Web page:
Daiichi Sankyo Co., Japan’s second-biggest drugmaker, fell the most in 12 weeks in Tokyo trading after lowering its sales forecast because of the stronger yen.
Revenue will decline 3.9 percent to 930 billion yen ($11.7 billion) in the year ending March 2012, below a July forecast of 970 billion yen, Daiichi Sankyo said in a statement. First-half profit fell 29 percent to 37 billion yen, missing the 40.8 billion yen average of three estimates compiled by Bloomberg.
Daiichi Sankyo, which began selling the Memary Alzheimer’s disease drug this year, expects cost-cuts to buoy operating income, now pegged at 100 billion yen for the year, compared with the 90 billion yen previously forecast. Its 50 billion yen profit forecast was unchanged partly because of foreign exchange losses at its Indian unit. The Tokyo-based company expects the Japanese currency to average 75 per dollar and 105 per euro.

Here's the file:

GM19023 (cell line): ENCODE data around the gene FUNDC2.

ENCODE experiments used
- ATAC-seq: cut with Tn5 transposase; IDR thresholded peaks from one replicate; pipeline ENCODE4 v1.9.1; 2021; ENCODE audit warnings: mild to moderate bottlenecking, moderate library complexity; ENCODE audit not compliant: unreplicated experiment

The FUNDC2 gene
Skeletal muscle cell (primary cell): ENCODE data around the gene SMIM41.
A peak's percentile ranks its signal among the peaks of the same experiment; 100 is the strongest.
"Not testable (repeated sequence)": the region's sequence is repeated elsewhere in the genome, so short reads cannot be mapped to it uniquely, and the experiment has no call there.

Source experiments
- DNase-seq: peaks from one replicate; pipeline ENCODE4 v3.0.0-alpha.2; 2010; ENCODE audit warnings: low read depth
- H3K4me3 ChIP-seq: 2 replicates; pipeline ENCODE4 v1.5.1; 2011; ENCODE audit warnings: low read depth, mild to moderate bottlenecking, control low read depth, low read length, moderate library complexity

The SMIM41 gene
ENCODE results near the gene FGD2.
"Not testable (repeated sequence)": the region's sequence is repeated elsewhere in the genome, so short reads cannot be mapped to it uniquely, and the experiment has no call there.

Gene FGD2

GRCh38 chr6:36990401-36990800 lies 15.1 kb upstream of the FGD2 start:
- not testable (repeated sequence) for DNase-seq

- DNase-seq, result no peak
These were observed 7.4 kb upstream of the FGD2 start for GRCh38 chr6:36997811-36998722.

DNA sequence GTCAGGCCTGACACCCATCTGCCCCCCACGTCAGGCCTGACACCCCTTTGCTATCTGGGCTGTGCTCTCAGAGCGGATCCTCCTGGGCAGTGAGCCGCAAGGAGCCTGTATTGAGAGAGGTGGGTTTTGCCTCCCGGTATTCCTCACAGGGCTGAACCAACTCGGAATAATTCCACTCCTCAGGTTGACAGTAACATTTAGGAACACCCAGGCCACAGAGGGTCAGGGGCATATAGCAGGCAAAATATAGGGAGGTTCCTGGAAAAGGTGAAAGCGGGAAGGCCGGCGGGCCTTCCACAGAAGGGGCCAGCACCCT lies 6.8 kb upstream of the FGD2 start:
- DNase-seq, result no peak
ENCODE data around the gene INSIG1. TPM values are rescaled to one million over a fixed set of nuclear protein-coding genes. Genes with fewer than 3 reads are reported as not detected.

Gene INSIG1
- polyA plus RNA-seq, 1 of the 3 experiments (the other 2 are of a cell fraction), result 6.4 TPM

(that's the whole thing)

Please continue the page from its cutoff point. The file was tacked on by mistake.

“Holding the view that the trend of yen appreciation will be prolonged, we have changed the assumed exchange rates for the third quarter onwards,” Daiichi Sankyo said.
Daiichi Sankyo ended trading down 55 yen, or 3.5 percent, at 1,536 yen, the biggest one-day slide since Aug. 5. The benchmark Topix index declined 1 percent. The stock has dropped 14 percent this year.
First-half sales decreased 8.6 percent to 456 billion yen.
Daiichi Sankyo, which has a 64 percent stake in India’s Ranbaxy Laboratories Ltd., accounts for the Indian unit earnings with a delay of one quarter. Ranbaxy, India’s biggest drugmaker, is scheduled to report second-quarter earnings on Nov. 9.
“We expect Ranbaxy to incur foreign exchange loss following a recent depreciation of the Indian rupee against the U.S. dollar,” the Japanese drugmaker said.
The forecast announced today doesn’t include the revenue expected from a generic version of Pfizer Inc.’s cholesterol-lowering pill Lipitor, also known as atorvastatin, Manabu Sakai, an executive director at Daiichi Sankyo, said today.
“We will make an appropriate disclosure as soon as we know more,” Sakai told reporters and analysts in a conference call.